Years ago, I remember searching for just the right piece, whether it be a frame that was the right color and style, or a mirror that was perfect for the space. That, my friends, is a hard way to put together a home. What was wrong with me? It was as if spray paint were just invented.
Because of my love of all things light and bright, mirrors are one of my favorite ways to illuminate a space. They make your space look bigger and brighter, reflecting the light that is already there. Mirrors are easy to find, but the right mirror may be harder. Enter: spray paint. I bought this mirror at a local home décor store. It wasn’t a fortune, but it wasn’t thrift-store cheap either. (3$5)
1 can of yellow spray paint and an old piece of sandpaper found in the garage and… Voila!
It would have taken me an eternity to find that mirror. And it only took about an hour to have it painted and 20 minutes sanding through to the black the next morning. So, it is hanging alone in my entry way because I have a bazillion other projects to do before I tackle the entry way. But it’s a start.
1. Buy the mirror:) Or find an old one you can repurpose.
2. It is easier to take the mirror out than to tape around it. Undo the fasteners in the back and remove the mirror. This will cut quite a bit of time out, and you don’t have to be so careful.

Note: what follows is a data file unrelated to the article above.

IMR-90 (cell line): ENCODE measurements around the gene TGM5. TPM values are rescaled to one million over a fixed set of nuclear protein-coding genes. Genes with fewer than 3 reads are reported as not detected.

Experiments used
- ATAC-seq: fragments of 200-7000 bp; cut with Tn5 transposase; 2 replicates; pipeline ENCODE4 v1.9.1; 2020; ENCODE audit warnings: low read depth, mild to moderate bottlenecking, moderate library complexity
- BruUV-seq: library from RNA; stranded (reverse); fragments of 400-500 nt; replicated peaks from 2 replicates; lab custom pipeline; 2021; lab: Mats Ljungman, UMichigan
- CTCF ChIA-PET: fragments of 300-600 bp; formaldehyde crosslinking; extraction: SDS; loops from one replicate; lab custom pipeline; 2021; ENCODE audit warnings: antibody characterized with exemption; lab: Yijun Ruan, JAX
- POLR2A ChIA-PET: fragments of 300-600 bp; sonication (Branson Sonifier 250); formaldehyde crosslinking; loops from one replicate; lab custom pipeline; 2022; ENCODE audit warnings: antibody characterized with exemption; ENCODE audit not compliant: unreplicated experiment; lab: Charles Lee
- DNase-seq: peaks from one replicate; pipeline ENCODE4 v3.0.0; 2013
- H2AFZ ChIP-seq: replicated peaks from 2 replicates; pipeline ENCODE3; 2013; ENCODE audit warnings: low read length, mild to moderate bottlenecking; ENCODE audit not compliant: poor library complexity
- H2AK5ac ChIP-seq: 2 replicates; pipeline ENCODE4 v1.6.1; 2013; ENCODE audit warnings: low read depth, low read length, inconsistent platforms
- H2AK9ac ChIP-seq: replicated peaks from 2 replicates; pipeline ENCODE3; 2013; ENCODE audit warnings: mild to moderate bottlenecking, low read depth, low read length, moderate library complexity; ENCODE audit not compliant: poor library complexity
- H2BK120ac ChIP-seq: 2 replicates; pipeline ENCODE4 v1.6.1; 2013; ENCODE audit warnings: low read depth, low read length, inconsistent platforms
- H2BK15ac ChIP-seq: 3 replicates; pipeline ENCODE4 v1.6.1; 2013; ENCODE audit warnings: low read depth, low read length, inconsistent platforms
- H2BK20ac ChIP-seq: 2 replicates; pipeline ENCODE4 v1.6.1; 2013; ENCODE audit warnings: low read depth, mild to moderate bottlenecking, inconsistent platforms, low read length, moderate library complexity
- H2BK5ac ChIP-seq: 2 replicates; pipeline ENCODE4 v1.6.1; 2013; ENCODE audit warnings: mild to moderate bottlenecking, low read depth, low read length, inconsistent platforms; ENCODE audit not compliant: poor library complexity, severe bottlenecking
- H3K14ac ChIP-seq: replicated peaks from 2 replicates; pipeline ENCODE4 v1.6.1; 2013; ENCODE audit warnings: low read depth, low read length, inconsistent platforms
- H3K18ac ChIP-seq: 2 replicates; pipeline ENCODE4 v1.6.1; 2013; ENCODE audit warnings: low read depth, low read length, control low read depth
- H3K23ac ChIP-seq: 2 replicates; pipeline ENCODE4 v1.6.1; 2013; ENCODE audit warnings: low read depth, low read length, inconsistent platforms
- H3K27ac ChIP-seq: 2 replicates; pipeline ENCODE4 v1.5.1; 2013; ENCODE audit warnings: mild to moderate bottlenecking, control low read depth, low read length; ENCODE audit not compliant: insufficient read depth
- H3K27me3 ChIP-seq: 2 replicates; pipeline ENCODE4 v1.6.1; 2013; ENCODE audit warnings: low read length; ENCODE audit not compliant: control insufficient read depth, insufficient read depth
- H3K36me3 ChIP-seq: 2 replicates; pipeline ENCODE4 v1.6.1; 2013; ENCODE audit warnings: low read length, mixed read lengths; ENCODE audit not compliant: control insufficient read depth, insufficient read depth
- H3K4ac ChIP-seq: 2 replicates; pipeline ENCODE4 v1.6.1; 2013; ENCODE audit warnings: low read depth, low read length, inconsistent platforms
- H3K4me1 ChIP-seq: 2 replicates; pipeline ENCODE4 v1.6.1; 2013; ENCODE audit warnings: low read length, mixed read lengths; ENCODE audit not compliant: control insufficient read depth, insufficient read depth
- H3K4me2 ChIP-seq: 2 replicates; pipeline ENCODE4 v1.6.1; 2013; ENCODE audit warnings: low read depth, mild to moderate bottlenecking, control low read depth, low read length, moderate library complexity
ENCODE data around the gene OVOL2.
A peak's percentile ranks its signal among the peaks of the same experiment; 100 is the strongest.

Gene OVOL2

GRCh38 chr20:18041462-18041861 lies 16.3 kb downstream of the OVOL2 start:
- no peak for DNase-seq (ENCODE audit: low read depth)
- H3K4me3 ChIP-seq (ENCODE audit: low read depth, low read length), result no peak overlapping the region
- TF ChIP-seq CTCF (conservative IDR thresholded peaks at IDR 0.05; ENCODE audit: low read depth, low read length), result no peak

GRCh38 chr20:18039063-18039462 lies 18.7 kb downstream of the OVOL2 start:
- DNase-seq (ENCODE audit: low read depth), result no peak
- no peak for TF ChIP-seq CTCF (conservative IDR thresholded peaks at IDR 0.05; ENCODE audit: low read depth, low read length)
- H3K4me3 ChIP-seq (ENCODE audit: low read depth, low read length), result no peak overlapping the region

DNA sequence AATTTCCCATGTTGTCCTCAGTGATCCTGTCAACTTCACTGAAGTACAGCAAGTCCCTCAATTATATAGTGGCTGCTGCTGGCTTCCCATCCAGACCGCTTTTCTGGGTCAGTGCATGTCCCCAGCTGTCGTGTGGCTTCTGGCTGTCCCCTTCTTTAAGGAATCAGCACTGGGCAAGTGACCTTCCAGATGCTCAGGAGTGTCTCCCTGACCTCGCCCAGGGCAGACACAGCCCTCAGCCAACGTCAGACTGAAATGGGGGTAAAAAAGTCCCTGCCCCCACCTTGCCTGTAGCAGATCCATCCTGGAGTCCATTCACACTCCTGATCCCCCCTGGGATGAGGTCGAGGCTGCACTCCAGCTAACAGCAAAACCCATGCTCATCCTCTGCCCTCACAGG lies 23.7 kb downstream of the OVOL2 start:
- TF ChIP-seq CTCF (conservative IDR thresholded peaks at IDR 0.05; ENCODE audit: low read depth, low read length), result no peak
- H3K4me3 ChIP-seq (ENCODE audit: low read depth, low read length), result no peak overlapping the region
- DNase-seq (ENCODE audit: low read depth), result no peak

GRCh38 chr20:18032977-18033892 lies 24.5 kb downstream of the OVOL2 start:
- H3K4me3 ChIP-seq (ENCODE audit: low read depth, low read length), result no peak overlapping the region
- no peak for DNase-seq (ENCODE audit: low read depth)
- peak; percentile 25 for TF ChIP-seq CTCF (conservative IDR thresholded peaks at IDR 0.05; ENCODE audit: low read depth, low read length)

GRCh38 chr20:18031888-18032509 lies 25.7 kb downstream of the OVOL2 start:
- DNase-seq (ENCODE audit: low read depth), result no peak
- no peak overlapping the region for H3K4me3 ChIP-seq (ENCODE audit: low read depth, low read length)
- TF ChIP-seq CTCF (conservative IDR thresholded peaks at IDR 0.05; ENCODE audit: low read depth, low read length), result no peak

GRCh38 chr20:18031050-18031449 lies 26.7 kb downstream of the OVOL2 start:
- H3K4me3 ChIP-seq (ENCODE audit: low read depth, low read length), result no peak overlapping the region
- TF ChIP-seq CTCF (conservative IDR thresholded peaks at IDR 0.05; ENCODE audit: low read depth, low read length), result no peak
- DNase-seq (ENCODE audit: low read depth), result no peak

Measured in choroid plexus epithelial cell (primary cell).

3. For a project this size, I would use spray paint. You don’t want roller marks, and most mirrors have some sort of design or texture. Spraying will give the smoothest finish. I usually use a spray gun and use some sort of lacquer on bigger projects, but spray paint should be fine for a project this size. Spray in even strokes, about 8-10 inches away from the mirror. It is better to do multiple thin coats than to try to get it on heavy enough the first go around. If you spray too heavy, you will end up with drips or runs.
4. Let mirror dry overnight before sanding through.
5. Use a 220 or 320 grit sandpaper and lightly sand the edges where you want the distress. BEWARE. You can always ADD more distressing, but if you go overboard, you have to repaint to start over.
6. If you would like, you can paint a clear top coat, with whatever sheen you are going for. This will make the finish harder and more durable.
Be sure to let dry overnight before hanging.
**Tip** If you cannot take the mirror out of the frame, tape it off. I would use Frog Tape. I have had a really good experience with it and you can get nice crisp lines. Also, after the paint is dry, you can use a razor blade to go along the edges and clean them up, if you need to. This works well to scrape off any excess paint that you may get on the mirror.
Scotti Bedford says
What if the mirror cannot be removed? What is the best way to tape it off?
This is distressing the frame not the mirror. Thanks for the tutorial
When I paint mirrors I find it easier to slide copy paper under the edges of the frame. Once the edges are done I fill in the middle with newspaper and tape to hold in place. This completely protects the mirror from any splatter.